This is a guest post by Chad Summerhill, Author of the blog PPC Prospector, provider of free PPC tools & PPC tutorials, and AdWords Specialist at Moving Solutions, Inc. (UPack.com and MoveBuilder.com).
Earlier this month, I was auditing data in our web analytics data warehouse when I came across some AdWords keywords that were being tracked improperly.
At first, I thought that AdWords was using my ad’s destination url instead of my keyword’s destination url. After some investigation, it turns out I was wrong.
The issue was originating with clicks from AdWords sitelinks that have their own destination urls. In my case, they just happen to look like the urls on my ads which caused my initial confusion.
While I was under the hood, I noticed that Google had disapproved my brand campaign sitelinks (without telling me). Apparently, you can’t have your sitelinks all pointing at the same url (which is what I had done when I first got access to the sitelink beta). If someone rats you out (a competitor I guess) then AdWords can disapprove them after a manual review process.
The truth is I just added the sitelinks without much thought. Seemed like a no-brainer at the time—my brand ads would take up more SERP real estate. Yes! Sign me up.
After learning that the sitelinks had been turned off, I needed to understand the impact and determine if I needed to turn them back on.
Sitelink reporting in AdWords
There two places in your AdWords account for retrieving sitelink data: ‘Segment> Click type’, and ‘Ad extensions> Sitelinks Extensions’
By Click type Segment
When looking at your ‘Click type’ segment you can see the number of impressions, clicks, etc. on your actual sitelinks. This view of how many searchers clicked on your ‘Headline’ vs. ‘Sitelink’ isn’t all that helpful when trying to understand the overall impact of having my sitelinks turned off.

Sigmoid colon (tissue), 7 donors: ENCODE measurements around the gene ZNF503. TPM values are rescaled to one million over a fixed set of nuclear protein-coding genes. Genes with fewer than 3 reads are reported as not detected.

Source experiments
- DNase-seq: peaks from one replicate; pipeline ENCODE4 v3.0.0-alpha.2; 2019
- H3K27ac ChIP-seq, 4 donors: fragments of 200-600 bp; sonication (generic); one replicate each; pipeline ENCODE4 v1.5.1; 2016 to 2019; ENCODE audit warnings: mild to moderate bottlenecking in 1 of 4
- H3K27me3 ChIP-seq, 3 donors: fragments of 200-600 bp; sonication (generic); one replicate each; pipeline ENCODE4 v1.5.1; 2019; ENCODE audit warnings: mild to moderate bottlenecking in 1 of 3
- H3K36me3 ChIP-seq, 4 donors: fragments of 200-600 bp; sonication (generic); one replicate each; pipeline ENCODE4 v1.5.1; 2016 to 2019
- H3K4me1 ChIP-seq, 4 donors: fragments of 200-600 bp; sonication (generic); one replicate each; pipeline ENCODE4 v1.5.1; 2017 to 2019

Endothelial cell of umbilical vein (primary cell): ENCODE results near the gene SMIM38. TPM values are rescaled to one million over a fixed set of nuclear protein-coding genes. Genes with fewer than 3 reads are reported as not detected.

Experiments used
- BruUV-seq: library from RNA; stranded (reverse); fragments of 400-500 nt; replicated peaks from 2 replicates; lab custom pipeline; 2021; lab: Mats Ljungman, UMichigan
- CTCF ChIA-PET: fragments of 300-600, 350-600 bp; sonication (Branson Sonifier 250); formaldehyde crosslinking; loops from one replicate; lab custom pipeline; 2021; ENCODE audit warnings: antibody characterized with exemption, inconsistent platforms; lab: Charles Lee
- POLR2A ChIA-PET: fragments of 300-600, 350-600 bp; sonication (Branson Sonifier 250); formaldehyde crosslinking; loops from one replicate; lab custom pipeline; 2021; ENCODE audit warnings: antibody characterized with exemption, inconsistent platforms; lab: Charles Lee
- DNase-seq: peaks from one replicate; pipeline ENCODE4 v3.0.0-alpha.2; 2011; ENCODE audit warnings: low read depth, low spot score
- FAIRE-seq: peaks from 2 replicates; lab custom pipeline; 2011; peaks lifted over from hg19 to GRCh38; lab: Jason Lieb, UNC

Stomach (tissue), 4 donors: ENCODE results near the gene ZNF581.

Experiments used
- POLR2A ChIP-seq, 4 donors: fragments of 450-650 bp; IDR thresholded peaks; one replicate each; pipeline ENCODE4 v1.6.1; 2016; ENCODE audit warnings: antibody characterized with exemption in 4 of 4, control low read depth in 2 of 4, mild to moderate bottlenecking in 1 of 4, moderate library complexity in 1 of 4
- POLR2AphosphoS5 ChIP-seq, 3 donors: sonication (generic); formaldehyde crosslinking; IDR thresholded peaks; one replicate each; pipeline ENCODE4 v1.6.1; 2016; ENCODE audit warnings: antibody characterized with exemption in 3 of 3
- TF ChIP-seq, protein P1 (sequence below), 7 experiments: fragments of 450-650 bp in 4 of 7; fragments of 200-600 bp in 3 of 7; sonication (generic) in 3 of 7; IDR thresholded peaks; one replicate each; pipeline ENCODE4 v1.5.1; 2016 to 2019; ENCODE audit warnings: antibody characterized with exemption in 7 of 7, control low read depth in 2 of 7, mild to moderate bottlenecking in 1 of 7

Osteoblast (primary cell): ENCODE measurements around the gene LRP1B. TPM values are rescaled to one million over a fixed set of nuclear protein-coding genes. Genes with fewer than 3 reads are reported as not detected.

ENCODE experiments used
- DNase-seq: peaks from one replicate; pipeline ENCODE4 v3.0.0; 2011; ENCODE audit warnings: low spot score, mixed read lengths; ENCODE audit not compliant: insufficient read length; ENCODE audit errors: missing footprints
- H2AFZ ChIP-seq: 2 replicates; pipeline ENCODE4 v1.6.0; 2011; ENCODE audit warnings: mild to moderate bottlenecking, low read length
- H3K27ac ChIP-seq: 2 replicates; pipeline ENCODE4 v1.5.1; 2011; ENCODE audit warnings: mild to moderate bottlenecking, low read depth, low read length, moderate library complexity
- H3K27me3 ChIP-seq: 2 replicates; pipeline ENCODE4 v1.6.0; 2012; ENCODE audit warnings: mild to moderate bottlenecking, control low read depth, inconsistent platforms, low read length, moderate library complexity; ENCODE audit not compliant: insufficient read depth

Under the ‘Ad extensions’ Tab
When I turned to the ‘Ad extensions’ tab, I started to see a better picture of the performance boost of using sitelinks. This view, reports all the ad performance metrics of ads clicked when sitelinks were displayed regardless of where the searcher clicked the headline or the sitelink. So, you can see the difference in CTR, etc. when sitelinks are present. But it still didn’t really help me understand the overall impact of losing the sitelinks.
Trend your data to understand the impact of sitelinks
The best way I found to understand the impact of using sitelinks was to turn them back on and do a time comparison (pre-sitelinks & post-sitelinks). This easily accomplished by pulling a campaign report segmented by day and analyzing it in Excel with a pivot table. Of course, you can see your important metrics trended over time inside the AdWords interface as well.
In the image above the blue line is CTR and green is Conversions, so it looks like sitelinks made a big impact just as I had suspected. In my case, turning on sitelinks improved my overall campaigns CTR by 40% while having no affect on my Conversion Rate. Consequently, my overall daily-spend was up by 54%, so I decided to dig a little deeper.
Evaluating the impact of sitelinks on your organic traffic
Adding sitelinks makes your paid ad look more like an organic listing (at least I think it does) and it also takes up more real estate on the SERP, so I decided to look at what adding sitelinks did to my overall branded search traffic (both PPC & SEO).
This was easily accomplished using Google Analytics.
1. Go to: Traffic Sources> Keywords (if you want you could also create an Advanced segment for just Google search)
2. I filtered for keywords that contained my brand using a regular expression.
3. I then downloaded both the paid and the non-paid report and analyzed them in Excel.
What I found was very interesting. Overall year-over-year branded visit growth didn’t change at all. Growth just switched from organic to paid after I turned sitelinks on.
Now I need to decide whether or not to keep sitelinks running. I’m almost certain that I will; the traffic is cheap and it seems like the right defensive move to protect my brand.
Now imagine what sitelinks could do for your non-branded, competitive ads (Google reports and average increase in CTR of 30%). Sitelinks could help you take marketshare from your competitors when you don’t own the SERP like you probably do with your branded keywords.
My next analysis will involve a non-brand, competitive, high-CPC keyword that I rank well for, in both PPC and SEO to see how much I cannibalize from SEO. Maybe that’s a topic for a future post.
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